Wednesday, April 23, 2014
Over the past few weeks there has been a lot of talk about Heartbleed and the potential dangers it poses to anyone with an online presence.
There are many questions that have been posed to us such as;
“Will I need to update my antivirus?”
“Should I log in to my online banking?”
“When is it safe to venture back online?”
In this blog we will be debunking the myths and supplying you with what you need to know to stay safe and secure from Heartbleed.
Heartbleed, a brief story
To understand Heartbleed, we need to take a look at the software it affects. Heartbleed affects a piece of software known as OpenSSL. OpenSSL is security based software that is used on many popular servers such as Google. With OpenSSL, websites are able encrypt information sent to and from their visitors. So when you login to a site and provide your username and password, this information is encrypted using OpenSSL and sent to the server so that other users can’t snoop on your personal data.
OpenSSL is open source, which means that exceptionally talented individual software engineers volunteer to help the internet community by developing and improving upon it. When version 1.0.1 of OpenSSL was released in April 19th of 2012, a bug was introduced (a mistake made by a software engineer that has un-desired results). This bug came to be known as Heartbleed.
How Heartbleed affects the server?
When you access to a website, the website sends a response back to you to let you know that it is active and listening for requests. This is known as a heartbeat. The server also sets aside a block of memory for you to use during your time on the website. When you send a request from your computer, the heartbeat from the server will only send back the amount required for your request. So when you click "login", the server will send back only the data necessary to complete the login, storing any necessary information into your block of memory.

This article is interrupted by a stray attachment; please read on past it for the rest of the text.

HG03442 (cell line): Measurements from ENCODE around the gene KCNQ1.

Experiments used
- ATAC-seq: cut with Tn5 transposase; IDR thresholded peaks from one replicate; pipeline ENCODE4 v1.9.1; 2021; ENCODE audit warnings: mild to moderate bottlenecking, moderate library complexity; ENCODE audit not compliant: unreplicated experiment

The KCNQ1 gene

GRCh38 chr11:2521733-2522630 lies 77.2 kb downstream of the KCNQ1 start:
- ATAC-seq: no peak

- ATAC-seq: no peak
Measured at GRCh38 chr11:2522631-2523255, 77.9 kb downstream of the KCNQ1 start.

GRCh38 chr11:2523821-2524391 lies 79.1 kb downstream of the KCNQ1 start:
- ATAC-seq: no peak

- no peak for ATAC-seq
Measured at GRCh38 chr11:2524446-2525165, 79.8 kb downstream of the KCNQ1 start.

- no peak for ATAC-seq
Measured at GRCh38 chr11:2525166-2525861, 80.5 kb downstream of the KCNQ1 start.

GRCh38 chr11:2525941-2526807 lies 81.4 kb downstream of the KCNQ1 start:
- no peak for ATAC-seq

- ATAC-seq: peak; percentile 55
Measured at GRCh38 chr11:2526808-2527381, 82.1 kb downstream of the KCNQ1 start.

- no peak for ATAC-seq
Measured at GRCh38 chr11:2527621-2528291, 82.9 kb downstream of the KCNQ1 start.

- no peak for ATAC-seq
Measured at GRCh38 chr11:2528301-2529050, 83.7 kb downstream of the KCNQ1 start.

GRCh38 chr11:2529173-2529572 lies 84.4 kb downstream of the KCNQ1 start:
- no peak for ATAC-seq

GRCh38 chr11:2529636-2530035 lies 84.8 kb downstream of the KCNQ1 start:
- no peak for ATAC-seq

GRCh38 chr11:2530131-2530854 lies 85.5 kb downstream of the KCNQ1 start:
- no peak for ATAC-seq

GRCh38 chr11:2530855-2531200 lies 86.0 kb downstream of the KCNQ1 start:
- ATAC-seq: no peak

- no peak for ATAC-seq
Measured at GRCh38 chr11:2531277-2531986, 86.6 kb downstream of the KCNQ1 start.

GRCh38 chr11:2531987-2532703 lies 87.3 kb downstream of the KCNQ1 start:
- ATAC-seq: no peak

However, with servers affected by Heartbleed, hackers can request more than the data they sent, meaning they can retrieve more data back then what is in their own block of memory. This gives them the potential to obtain other peoples’ data.
What might be in this data? It could be anything from login credentials, cookies and other data, depending on the server affected and how it is set up.
So what should you do to keep safe?
Well, it turns out that the number of servers actually affected by Heartbleed is lower than first thought. This is because Heartbleed only affects servers with OpenSSL 1.0.1 – any older versions do not have the “Heartbeat” feature and the newer version – 1.0.1g – has had the bug fixed.
So should you worry? We think you should be more wary of your data, but don’t panic. You should change your passwords for the services that have been affected by Heartbleed. Services such as Google and Yahoo have emailed their users and informed them that they were affected by this bug. You should look out for other incoming emails from services that confirm if they have been affected and change your passwords for them too. There are services that allow you to manage all of your passwords in one place, such as LastPass or 1Password if (like me) you have trouble remembering all those passwords.
Have hackers been exploiting this?
There’s nothing to suggest that hackers knew of and have been actively using this bug, but that is not to say that they haven’t. The above suggestions are a precaution, now that Heartbleed is known more people will attempt to exploit servers that haven’t been updated yet.
What devices does this affect?
This can affect any device, your mobile phone, tablets, anything. The problem isn’t your device, but the server you are connecting to.
What about Rocktime?
The vast majority of our servers are Windows Servers, which use different encryption software, so these aren’t affected. Our Linux server has been updated with the latest OpenSSL which removes the Heartbleed bug.
If you would like to learn more about this subject or about any other technical challenges you are facing, feel free to contact our Digital Consultants.
Author: Jay Martin-Smith